The central criticism of the prescriptions of just war as defined by Article 2 of the UN Charter is that it lacks morality.  Unlike cosmopolitan arguments, it leaves the interpretation of the doctrine open to political expediency, and the situation of non-combatants to warring parties.  The ability to apply the doctrine to a multitude of circumstances, while at the same time denying intervention on humanitarian grounds, means that ‘Just War’ doctrine can be viewed as crude, out dated and easily exploitable.  Crude in the sense that its prescriptions on the conditions under which war can be declared are no longer applicable in the developed world during the nuclear age, with its threat of mass indiscriminate slaughter; a just war between the United States and Russia is impossible due to the premise of mutually assured destruction.  In as much as the doctrine is applicable by the developed world in the developing world; e.g. the UNITAF Mission to Somalia, the chance of conflict of this nature is limited, and a wider human rights based doctrine would provide more effective responses in these situations, than seeking legal loopholes for intervention to end civil war, genocide or terrorism.

The fact that the principles upon which the United Nations stands in regard to the legitimacy of military action can be found in Just War Theory is a relevant factor within the argument over the legitimacy of cosmopolitan prescriptions for war.  Just War theory states the need for a legitimising sovereign authority, action in self-defence or the punishment of a wrong-doer for it to be enacted.  The Security Council can be seen as a sovereign authority and self-defence is as already pointed out protected within the UN charter.  The punishment of a wrong doer can be viewed within this setting through UN sanctions and the use of military force when they are ignored or breached, as in Iraq throughout the 1990’s.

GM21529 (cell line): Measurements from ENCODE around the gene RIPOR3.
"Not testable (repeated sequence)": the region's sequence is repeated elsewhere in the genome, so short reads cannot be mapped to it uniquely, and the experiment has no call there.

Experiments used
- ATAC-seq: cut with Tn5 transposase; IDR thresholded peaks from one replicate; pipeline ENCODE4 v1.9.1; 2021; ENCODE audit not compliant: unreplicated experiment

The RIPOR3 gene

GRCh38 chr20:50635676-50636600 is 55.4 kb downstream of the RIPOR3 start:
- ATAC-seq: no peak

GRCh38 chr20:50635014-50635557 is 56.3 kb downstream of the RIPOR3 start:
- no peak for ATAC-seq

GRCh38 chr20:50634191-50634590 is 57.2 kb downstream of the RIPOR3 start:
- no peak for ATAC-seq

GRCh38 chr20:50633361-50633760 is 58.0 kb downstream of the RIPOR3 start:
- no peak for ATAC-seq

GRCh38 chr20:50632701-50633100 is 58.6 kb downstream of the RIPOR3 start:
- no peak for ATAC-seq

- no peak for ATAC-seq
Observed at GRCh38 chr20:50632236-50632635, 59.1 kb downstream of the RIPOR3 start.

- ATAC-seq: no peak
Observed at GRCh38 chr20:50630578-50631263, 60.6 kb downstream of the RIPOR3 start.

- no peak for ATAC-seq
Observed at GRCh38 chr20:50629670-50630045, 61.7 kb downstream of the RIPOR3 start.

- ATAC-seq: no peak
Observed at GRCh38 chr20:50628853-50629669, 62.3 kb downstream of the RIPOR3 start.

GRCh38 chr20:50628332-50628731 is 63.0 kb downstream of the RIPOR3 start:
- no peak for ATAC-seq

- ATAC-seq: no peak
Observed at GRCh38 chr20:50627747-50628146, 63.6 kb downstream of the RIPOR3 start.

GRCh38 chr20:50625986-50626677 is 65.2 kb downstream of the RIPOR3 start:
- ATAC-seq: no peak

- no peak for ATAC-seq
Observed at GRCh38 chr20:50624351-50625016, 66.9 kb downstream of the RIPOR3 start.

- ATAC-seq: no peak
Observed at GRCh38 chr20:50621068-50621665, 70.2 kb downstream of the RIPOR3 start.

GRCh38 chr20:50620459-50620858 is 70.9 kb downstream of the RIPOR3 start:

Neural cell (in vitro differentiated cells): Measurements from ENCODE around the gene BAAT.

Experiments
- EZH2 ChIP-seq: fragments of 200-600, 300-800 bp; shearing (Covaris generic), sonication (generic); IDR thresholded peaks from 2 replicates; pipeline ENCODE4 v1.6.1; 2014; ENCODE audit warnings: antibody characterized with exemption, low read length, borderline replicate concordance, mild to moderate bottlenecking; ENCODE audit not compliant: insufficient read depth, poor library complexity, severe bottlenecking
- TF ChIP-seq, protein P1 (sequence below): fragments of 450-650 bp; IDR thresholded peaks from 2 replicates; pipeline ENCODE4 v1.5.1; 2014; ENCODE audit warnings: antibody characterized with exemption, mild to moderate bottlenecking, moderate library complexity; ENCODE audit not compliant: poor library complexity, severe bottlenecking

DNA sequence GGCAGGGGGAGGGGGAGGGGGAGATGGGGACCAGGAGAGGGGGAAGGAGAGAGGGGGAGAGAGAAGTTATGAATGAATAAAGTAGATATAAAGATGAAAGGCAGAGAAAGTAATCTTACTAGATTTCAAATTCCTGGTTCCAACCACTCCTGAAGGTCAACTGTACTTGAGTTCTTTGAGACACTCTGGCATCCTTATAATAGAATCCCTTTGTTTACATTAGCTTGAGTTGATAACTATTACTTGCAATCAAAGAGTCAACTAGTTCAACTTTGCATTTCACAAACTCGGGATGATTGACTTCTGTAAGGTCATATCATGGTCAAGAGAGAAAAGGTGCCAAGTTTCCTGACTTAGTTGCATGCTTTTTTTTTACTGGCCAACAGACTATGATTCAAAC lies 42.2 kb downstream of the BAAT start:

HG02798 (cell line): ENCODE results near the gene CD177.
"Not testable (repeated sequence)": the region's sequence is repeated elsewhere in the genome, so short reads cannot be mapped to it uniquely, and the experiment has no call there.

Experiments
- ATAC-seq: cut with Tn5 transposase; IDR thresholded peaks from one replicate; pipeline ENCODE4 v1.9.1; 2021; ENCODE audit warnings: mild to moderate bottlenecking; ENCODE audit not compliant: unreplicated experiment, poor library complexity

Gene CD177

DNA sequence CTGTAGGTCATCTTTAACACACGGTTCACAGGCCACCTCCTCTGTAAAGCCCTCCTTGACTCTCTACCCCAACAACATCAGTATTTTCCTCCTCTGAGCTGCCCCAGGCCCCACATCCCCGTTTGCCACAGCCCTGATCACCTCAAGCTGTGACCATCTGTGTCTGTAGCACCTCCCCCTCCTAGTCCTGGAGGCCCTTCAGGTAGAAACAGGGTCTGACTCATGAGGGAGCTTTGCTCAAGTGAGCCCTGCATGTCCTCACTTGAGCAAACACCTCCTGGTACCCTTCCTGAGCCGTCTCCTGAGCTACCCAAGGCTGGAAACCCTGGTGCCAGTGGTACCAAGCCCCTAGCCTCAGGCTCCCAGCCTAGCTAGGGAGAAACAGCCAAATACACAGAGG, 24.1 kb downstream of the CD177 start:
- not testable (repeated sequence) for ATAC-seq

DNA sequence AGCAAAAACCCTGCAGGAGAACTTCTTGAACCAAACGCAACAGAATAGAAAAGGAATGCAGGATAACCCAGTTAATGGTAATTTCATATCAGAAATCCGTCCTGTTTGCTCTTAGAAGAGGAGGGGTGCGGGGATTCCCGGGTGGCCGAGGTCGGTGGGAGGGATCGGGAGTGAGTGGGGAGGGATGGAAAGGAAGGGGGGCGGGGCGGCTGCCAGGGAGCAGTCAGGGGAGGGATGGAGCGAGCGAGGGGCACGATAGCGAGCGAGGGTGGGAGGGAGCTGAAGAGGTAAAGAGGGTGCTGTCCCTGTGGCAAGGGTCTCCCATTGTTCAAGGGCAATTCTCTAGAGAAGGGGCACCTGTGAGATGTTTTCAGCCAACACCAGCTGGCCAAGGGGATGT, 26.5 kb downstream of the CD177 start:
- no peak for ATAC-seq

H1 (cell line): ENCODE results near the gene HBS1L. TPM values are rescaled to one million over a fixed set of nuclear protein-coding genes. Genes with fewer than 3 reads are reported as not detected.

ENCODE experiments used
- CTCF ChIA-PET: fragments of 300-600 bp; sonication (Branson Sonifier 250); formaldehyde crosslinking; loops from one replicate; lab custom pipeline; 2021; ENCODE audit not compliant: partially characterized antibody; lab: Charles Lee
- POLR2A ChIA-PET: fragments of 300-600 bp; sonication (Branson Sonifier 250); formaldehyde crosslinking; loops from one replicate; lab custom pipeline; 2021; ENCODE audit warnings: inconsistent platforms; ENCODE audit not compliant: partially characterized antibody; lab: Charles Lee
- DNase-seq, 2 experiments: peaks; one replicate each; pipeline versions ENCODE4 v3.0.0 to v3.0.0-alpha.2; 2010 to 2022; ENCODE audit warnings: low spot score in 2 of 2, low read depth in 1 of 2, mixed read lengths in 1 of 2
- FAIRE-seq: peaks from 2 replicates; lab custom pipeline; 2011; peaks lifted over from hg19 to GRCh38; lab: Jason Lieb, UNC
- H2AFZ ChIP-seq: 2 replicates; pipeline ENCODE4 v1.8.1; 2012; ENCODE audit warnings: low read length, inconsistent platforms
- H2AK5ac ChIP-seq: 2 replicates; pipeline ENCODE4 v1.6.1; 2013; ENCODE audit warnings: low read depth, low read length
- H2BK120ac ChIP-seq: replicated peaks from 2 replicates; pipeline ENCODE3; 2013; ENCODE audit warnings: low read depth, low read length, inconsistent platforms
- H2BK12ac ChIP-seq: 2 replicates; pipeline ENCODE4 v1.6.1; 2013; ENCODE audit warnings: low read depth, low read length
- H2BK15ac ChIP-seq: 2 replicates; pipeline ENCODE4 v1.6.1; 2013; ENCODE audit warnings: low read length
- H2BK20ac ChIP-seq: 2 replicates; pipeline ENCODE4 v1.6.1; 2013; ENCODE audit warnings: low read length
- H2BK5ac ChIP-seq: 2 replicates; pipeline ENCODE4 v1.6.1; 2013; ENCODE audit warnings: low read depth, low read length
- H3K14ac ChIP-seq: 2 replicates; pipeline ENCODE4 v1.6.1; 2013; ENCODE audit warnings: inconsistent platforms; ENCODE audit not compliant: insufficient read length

The legal doctrines of the United Nations for legitimising military action prohibit such action in all but the most extreme cases, self-defence (Article 51).  Where the UN has sought to deal with humanitarian crises or the threat of international terrorism it has had to bend the Charter to almost breaking point.  In Kosovo and Somalia  ‘the theory supporting…[the]…actions was that some internal wars, at least when accompanied by war crimes, and massive human rights violations and other crimes against humanity even if unrelated to war, may threaten international peace and security and therefore were within the jurisdiction and were the responsibility of the Security Council under Chapters VI and VII of the Charter’ (Reisman 1999) This use of Articles 34, 35 & 36 as a basis for military action under Article 42, is a demonstration of the need in international law for a humanitarian prescription for war.

An Example of a Just War, The Second Gulf War: